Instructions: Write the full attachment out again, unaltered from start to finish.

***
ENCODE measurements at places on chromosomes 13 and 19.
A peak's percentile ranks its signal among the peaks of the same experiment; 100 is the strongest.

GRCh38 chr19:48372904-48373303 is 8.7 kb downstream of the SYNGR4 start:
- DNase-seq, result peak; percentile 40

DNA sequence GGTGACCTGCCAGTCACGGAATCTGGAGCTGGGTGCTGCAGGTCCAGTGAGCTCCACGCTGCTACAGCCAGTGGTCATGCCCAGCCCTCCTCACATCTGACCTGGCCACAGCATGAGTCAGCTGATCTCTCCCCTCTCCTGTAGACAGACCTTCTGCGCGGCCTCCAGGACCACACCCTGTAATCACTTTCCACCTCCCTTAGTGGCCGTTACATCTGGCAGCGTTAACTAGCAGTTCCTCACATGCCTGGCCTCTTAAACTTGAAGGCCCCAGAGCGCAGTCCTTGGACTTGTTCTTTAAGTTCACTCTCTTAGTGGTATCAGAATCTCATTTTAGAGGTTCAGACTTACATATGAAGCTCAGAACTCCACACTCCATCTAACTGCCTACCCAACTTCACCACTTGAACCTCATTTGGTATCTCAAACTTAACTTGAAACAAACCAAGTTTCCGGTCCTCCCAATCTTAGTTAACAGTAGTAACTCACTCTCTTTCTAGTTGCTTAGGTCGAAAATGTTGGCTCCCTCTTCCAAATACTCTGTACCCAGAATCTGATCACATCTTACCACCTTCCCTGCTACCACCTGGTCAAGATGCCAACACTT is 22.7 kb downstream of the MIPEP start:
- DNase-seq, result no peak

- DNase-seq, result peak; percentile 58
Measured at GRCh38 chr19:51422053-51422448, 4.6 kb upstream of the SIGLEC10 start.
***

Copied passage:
ENCODE measurements at places on chromosomes 13 and 19.
A peak's percentile ranks its signal among the peaks of the same experiment; 100 is the strongest.

GRCh38 chr19:48372904-48373303 is 8.7 kb downstream of the SYNGR4 start:
- DNase-seq, result peak; percentile 40

DNA sequence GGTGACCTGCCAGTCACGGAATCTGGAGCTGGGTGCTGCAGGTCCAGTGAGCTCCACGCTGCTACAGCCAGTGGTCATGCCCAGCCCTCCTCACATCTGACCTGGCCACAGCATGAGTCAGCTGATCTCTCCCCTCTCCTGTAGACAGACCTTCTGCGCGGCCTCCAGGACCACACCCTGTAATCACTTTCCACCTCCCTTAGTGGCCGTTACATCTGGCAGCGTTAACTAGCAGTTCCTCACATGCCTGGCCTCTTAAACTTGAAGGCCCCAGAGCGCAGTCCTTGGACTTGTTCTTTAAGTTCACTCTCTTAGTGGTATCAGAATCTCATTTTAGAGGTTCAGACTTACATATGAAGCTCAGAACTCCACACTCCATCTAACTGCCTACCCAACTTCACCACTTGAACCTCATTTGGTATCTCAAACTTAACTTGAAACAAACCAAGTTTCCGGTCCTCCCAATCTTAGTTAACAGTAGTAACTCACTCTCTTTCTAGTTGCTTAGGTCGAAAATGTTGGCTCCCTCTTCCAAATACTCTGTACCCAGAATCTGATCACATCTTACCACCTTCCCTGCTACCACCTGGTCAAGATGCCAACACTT is 22.7 kb downstream of the MIPEP start:
- DNase-seq, result no peak

- DNase-seq, result peak; percentile 58
Measured at GRCh38 chr19:51422053-51422448, 4.6 kb upstream of the SIGLEC10 start.